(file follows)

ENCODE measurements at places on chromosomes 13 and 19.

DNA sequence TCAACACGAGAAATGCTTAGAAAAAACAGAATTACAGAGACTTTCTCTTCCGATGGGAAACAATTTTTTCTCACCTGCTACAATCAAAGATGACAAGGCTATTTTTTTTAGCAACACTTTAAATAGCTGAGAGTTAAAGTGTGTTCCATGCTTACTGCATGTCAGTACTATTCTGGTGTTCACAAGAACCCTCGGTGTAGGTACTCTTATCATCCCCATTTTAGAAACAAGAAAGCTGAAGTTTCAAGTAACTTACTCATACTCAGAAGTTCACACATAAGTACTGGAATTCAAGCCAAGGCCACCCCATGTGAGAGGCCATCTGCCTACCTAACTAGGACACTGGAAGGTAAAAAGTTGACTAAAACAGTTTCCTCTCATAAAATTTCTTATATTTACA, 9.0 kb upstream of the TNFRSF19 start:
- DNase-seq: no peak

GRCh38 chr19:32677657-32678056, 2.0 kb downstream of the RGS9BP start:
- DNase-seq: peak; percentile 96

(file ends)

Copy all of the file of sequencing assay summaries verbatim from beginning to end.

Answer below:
ENCODE measurements at places on chromosomes 13 and 19.

DNA sequence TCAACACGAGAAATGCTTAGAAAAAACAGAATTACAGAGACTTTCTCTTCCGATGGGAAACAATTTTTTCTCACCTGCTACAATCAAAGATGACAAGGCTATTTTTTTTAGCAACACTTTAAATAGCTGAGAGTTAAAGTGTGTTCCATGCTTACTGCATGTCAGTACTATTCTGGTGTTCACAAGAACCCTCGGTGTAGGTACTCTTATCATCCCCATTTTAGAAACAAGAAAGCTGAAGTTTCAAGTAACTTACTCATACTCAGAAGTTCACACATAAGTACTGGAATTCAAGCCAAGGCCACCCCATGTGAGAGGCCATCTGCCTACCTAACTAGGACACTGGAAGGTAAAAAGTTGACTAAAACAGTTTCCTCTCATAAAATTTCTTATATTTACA, 9.0 kb upstream of the TNFRSF19 start:
- DNase-seq: no peak

GRCh38 chr19:32677657-32678056, 2.0 kb downstream of the RGS9BP start:
- DNase-seq: peak; percentile 96